Tuesday, September 6, 2005

METAIRIE, La. — Residents of this suburb were allowed to return home briefly to gather possessions as floodwaters started to recede yesterday, and New Orleans’ mayor struck a note of optimism as engineers repaired the city’s levees.

Almost a third of New Orleans’ police force was missing in action, but a caravan of law-enforcement vehicles from across the nation poured into the city to help establish order.

Late yesterday, the Army Corps of Engineers announced that it had repaired two of the city’s levees, including the 200-foot-wide breach on the 17th Street Canal. But officials warned that it might take weeks to pump floodwaters from the city.

For the first time in the week since Hurricane Katrina devastated the area, New Orleans Mayor C. Ray Nagin sounded upbeat about the recovery effort.

“We have more troops arriving, so we’re starting to make the kind of progress that I kind of expected earlier,” Mr. Nagin said.

In suburban Jefferson Parish, a line of cars stretched for miles, as many of the 460,000 residents got their first look at the destruction since being ordered to leave two days before the storm. The towns of Metairie and Kenner suffered heavy flooding, and thousands of homes were damaged.

Katharine Dastugue was overjoyed to find that floodwaters had gone across her lawn but stopped just inches from her doorstep. As she stood waiting for a boat to take her in, she made a list of things she hoped to salvage before being forced to leave again tomorrow.

“If I can just get my kids’ baby photos,” she said. “You can’t replace those.”

Estimates of the human toll of the storm were not known, but Mr. Nagin warned yesterday on NBC’s “Today” show that “it wouldn’t be unreasonable to have 10,000” dead in New Orleans alone.

So far, Louisiana officials have counted 59 deaths from the storm. In Mississippi, officials said Katrina killed 160.

Near Baton Rouge, La., officials opened an emergency morgue with the capacity to hold 5,000 bodies. Officials told Reuters news agency that the facility, installed in a warehouse in St. Gabriel, would be able to process 144 bodies a day with a staff of 100 working in shifts around the clock.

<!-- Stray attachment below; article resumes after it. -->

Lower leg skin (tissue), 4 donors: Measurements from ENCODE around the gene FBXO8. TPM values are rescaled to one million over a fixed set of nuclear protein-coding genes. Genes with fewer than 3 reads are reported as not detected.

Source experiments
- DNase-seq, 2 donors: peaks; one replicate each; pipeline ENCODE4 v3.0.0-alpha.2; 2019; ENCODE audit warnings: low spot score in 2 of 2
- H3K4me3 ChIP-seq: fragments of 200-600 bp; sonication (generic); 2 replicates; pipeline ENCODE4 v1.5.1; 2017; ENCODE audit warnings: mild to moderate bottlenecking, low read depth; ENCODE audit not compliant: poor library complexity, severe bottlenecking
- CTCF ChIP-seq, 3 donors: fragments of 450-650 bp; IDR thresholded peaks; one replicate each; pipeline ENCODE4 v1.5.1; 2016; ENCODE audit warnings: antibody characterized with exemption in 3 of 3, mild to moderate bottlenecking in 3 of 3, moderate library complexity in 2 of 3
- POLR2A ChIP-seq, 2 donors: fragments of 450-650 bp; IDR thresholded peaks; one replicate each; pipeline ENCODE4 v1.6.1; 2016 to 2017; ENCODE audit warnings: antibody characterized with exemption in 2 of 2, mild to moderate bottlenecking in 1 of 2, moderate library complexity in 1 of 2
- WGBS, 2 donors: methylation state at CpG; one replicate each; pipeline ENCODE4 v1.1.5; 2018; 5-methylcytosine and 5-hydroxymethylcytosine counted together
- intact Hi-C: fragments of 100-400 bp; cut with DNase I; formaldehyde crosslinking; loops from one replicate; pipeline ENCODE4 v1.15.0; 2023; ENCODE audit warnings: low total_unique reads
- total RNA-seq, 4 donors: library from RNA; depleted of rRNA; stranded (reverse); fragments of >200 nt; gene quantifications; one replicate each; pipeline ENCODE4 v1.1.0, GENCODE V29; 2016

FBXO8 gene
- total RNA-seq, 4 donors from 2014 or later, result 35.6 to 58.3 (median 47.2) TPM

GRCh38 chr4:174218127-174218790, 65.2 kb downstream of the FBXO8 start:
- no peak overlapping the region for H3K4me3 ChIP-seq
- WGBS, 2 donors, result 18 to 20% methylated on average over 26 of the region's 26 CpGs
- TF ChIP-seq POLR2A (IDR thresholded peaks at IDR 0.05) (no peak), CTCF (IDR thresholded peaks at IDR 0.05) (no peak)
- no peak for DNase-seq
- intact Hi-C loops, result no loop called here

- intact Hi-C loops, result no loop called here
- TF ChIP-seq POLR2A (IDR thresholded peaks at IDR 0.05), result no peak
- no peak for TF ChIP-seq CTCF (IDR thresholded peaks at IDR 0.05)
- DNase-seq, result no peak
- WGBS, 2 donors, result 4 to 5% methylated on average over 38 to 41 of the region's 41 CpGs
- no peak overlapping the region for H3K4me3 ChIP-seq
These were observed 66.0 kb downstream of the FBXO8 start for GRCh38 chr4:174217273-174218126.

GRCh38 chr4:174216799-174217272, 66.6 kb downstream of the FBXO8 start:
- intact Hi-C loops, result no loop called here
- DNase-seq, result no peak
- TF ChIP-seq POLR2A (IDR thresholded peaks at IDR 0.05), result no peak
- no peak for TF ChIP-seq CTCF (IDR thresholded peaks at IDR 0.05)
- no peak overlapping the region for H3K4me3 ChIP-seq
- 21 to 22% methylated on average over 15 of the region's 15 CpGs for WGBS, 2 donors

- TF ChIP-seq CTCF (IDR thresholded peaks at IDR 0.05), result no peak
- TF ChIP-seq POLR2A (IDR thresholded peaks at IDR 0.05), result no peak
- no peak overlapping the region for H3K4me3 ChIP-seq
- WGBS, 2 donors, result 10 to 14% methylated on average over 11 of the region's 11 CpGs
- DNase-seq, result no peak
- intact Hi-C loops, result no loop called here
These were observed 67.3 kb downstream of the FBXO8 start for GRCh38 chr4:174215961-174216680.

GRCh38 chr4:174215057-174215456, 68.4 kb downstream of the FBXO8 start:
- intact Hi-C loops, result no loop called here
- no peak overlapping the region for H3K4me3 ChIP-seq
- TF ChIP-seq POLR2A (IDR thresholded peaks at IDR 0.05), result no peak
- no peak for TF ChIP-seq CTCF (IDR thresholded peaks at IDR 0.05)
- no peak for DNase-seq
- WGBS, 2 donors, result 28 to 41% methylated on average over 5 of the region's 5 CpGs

In New Orleans, the mayor said the city had the authority to force residents to evacuate but didn’t say whether it was taking that step. Mr. Nagin did, however, say that drinking water will no longer be handed out to residents who refuse to leave.

President Bush yesterday paid his second visit to Louisiana, where he was greeted by an open letter in the New Orleans Times-Picayune, the state’s largest newspaper, that called on him to fire every official at the Federal Emergency Management Agency (FEMA).

Meanwhile, the arrival of police reinforcements provided relief to New Orleans’ exhausted force. As many as 500 officers on the city’s 1,600-member force were unaccounted for, police officials said.

“Some simply left because they said they could not deal with the catastrophe,” said Deputy Police Chief W.J. Riley. Officials said officers were being cycled off duty and given five-day vacations in Las Vegas and Atlanta, where they would receive counseling.

Police Superintendent Eddie Compass denied that officers deserted in droves, acknowledging that some officers abandoned their jobs but saying he didn’t know how many. Two police officers killed themselves. Another was shot in the head.

Mr. Compass said 150 had to be rescued from 8 feet of water and others had gotten infections from walking through contaminated floodwaters in New Orleans.

“No police department in the history of the world was asked to do what we were asked,” Mr. Compass said.

As law-enforcement officials and volunteers search the city for survivors, they encountered a familiar obstacle — people who have been trapped more than a week in damaged homes yet refused to leave.

“We have advised people that this city has been destroyed,” said Deputy Chief Riley, who estimated that fewer than 10,000 residents were still in New Orleans. “There is nothing here for them and no reason for them to stay, no food, no jobs, nothing.”

After sheets of metal and repeated helicopter drops of 3,000-pound sandbags succeeded in plugging the gap in the 17th Street Canal, the Corps of Engineers began pumping water back into Lake Pontchartrain. Floodwaters in the city were already receding yesterday, with the low-lying 9th Ward dropping more than a foot.

In Metairie, many residents were happy that the storm spared their homes, but angry that the failure of the levee system left them swamped.

“That’s what so devastating, that … levee breaking,” said Bobby Patrick, a resident of the neighborhood now living in Houston. “My home didn’t lose a shingle, but it’s got six feet of water in it.”

Since the storm, rumors had swirled that looters from New Orleans had begun breaking into evacuated homes in Jefferson Parish. Many were relieved to return home yesterday to find their belongings untouched — and police checkpoints on every major street corner with ID checks for parish residents.

Along with survivors returning to survey the damage to their homes, the roads into the storm-struck region were jammed with volunteers bringing relief.

FEMA has urged Americans to contact nonprofit organizations if they want to volunteer or donate. But some volunteers insisted on independent action.

On Friday, Gary Maclaughlin of Santa Cruz, Calif., flew to Nashville, Tenn., where he bought a used school bus for $2,000. He used his credit card to buy $1,500 worth of diapers, bottled water, granola bars and peanut butter crackers. By Sunday evening, he was driving loads of evacuees from the New Orleans airport to a rescue shelter in Covington, La.

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